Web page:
Laird, T. F. N., Shoup, R. Kuh, G. D., & Schwarz, M. J. (2008). The effects of discipline on deep approaches to student learning and college outcomes. Research in Higher Education, 49(6), 469-494.

Lake, W., & Boyd. W. (2015). Age, maturity and gender, and the propensity towards surface and deep learning approaches amongst university students. Creative Education, 6(22), 2361-2371.

Lake, W., Boyd, W., & Boyd, W. (2015). The propensity of a science-based discipline towards surface learning compared to the arts—a fresh look at two cultures. Creative Education, 6(16), 1733-1741.

Lan, R., & Oxford, R. L. (2003). Language learning strategy profiles of elementary school students in Taiwan. IRAL, 41(4), 339-379.

Liu, D. (2004). EFL proficiency, gender and language learning strategy use among a group of Chinese technological institute English majors. Annual Review of Education, Communication and Language Sciences,

http://www.ecls.ncl.ac.uk. Accessed 15 November 2017.

Lou, Y. P. (1998). English language learning strategies of junior college students in Taiwan. Studies in English Language and Literature, 3, 43-60.

Martin, W. E., & Bridgmon, K. D. (2012). Quantitative and statistical research methods: From hypothesis to results. Somerset, NJ: Wiley.

Marton, F. (1976). On non-verbatim learning: II. The erosion of a task induced learning algorithm. Scandinavian Journal of Psychology, 17(1), 41-48.

Marton, F., & Säljö, R. (1976). On qualitative differences in learning. I – outcome and process. British Journal of Educational Psychology, 46(1), 4-11.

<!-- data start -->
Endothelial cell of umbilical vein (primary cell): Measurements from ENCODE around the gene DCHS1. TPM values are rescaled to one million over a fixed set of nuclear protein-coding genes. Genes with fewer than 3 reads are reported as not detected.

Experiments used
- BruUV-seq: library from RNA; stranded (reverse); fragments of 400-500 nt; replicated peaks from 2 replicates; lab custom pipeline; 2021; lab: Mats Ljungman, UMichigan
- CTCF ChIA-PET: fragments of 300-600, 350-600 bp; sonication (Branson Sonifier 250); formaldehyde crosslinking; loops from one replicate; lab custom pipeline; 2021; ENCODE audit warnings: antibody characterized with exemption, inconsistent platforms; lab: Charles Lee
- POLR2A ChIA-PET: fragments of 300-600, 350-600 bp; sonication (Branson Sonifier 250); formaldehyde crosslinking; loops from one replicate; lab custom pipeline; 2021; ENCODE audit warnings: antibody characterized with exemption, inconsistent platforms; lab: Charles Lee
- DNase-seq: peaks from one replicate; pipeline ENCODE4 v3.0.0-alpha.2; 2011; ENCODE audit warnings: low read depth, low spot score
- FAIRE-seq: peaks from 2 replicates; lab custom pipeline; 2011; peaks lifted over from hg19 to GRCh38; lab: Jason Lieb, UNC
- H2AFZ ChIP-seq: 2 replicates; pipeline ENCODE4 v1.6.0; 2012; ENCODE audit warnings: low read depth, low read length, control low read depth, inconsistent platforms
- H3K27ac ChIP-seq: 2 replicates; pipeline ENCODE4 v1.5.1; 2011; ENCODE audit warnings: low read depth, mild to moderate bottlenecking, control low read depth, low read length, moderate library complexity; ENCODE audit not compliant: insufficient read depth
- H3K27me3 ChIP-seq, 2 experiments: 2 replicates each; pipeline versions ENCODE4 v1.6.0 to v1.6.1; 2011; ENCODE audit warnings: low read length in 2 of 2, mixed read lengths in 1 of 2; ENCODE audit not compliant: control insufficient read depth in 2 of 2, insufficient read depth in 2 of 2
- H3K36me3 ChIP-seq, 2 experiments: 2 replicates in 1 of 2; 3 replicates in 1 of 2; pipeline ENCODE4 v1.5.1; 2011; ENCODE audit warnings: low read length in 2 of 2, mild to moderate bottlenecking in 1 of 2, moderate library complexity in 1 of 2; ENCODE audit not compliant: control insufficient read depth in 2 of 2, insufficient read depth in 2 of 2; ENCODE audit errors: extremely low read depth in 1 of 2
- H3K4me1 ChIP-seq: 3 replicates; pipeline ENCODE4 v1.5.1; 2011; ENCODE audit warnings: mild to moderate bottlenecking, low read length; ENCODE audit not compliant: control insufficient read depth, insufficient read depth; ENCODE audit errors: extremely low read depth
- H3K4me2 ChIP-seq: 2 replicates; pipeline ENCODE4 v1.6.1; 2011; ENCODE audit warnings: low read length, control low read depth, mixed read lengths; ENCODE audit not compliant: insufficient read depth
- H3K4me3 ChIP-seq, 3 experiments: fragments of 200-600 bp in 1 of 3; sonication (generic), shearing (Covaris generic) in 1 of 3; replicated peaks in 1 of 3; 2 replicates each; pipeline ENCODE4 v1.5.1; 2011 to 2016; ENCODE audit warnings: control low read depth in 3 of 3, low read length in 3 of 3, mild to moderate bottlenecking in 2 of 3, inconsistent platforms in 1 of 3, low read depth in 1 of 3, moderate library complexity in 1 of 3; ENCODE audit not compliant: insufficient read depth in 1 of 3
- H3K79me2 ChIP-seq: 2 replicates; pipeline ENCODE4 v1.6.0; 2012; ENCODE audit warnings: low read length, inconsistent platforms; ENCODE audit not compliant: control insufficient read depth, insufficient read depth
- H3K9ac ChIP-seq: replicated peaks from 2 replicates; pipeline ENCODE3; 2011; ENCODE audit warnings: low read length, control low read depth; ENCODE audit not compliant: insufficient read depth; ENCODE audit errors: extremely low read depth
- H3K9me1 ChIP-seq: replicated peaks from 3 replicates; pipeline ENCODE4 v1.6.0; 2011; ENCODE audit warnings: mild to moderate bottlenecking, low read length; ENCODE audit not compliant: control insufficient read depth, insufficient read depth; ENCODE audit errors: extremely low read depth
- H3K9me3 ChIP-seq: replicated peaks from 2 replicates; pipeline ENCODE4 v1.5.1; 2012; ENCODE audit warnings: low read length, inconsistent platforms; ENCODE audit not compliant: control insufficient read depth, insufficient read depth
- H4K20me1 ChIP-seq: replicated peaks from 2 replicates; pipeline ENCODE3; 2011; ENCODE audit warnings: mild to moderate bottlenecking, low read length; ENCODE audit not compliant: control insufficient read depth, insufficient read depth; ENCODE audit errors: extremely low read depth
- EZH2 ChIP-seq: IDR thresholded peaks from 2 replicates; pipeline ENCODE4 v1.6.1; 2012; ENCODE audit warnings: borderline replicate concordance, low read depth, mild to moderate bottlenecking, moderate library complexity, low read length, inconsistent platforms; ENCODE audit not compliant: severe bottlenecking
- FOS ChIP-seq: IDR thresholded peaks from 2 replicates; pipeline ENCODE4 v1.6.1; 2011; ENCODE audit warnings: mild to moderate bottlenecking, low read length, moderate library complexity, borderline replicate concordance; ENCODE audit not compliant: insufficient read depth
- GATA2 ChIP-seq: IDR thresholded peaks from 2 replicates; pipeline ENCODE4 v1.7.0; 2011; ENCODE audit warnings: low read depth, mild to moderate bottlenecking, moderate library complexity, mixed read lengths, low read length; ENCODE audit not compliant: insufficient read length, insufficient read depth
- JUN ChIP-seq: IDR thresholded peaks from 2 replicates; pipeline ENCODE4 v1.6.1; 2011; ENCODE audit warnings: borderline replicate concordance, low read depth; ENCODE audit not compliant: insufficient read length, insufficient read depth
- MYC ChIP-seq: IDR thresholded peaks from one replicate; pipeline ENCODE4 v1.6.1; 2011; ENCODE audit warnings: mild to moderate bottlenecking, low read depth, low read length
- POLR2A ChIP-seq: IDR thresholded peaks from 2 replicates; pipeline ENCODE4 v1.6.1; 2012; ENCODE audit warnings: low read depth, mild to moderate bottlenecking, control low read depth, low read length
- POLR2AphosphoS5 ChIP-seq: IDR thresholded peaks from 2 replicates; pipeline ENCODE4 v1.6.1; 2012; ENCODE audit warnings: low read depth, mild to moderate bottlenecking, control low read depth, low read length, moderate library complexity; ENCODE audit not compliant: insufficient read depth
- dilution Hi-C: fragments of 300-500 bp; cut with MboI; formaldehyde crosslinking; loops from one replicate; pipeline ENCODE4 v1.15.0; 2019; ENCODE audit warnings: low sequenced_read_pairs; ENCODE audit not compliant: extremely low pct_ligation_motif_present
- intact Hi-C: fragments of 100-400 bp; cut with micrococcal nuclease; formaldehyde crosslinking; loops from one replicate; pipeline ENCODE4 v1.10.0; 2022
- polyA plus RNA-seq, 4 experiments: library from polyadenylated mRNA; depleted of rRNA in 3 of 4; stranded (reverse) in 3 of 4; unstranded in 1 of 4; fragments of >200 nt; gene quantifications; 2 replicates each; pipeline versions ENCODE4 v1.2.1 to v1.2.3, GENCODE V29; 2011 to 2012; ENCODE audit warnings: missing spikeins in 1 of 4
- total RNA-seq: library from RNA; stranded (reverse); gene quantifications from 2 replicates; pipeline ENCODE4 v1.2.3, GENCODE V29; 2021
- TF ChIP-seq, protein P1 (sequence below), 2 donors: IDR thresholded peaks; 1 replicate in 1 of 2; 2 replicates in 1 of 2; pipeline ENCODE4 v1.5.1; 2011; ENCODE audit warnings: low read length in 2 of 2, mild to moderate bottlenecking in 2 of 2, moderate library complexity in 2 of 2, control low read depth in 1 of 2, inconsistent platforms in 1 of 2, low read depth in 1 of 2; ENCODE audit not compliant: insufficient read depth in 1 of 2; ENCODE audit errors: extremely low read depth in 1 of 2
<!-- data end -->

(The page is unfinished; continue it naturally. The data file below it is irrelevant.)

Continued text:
Mogre, V., & Amalba, A. (2015). Approaches to learning among Ghanaian students following a PBL-based medical curriculum. Education in Medicine Journal, 7(1), 38-44.

Montaño, J. L. A., González, J. M. G., Hassall, T., Joyce, J., Germanou, E., & Asonitou, S. (2010). The approaches to learning of European accounting students. EuroMed Journal of Business, 5(3), 345-362.

Nacera, A. (2010). Languages learning strategies and the vocabulary size. Procedia Social and Behavioral Sciences, 2, 4021-4025.

Newble, D. I., & Entwistle, N. J. (1986). Learning styles and approaches: implications for medical education. Medical Education, 20(3), 162-175.

Oxford, R. (1990). Language learning strategies: What every teacher should know. Boston: Heinle and Heinle Publishers.

Oxford, R., & Burry-Stock, J. A. (1995). Assessing the use of language learning strategies worldwide with the ESL/EFL version of the strategy inventory for language learning. System, 23(1), 1-23.

Pang, M., Ho, T. M., & Man, R. (2009). Learning approaches and outcome-based teaching and learning: a case study in Hong Kong, China. Journal of Teaching in International Business, 20(2), 106-122.

Peacock, M., & Ho, B. (2003). Student language learning strategies across eight disciplines. International Journal of Applied Linguistics, 13(2), 179-200.

Peng, I. N. (2001). EFL motivation and strategy use among Taiwanese senior high school

Learners (Unpublished master’s dissertation). National Taiwan Normal University.

Poole, A. (2005). Gender differences in reading strategy use among ESL college students. Journal of College Reading and Learning, 36(1), 7-20.

Ramsden, P. (1979). Student learning and perceptions of the academic environment. Higher Education, 8(4), 411–427.

Richardson, J. T. E. (1993). Gender differences in responses to the approaches to studying inventory. Studies in Higher Education, 18(1), 3-13.

Rubin, J. (1975). What the good language learner can teach us? TESOL Quarterly, 9(1), 41-51.

Ryan, M. T., Irwin, J. A., Bannon, F. J., Mulholland, C. W., & Baird, A. W. (2004). Structuring future development observations of veterinary medicine students’ approaches to study in pre-clinical years. European Veterinary Education, 31(3), 242-254.

Scouller, K. (1998). The influence of assessment method on students' learning approaches: Multiple choice question examination versus assignment essay. Higher Education, 35, 453-472.

Senemoglu, N. (2011). College of education students’ approaches to learning and study skills. Education and Science, 36(160), 65-80.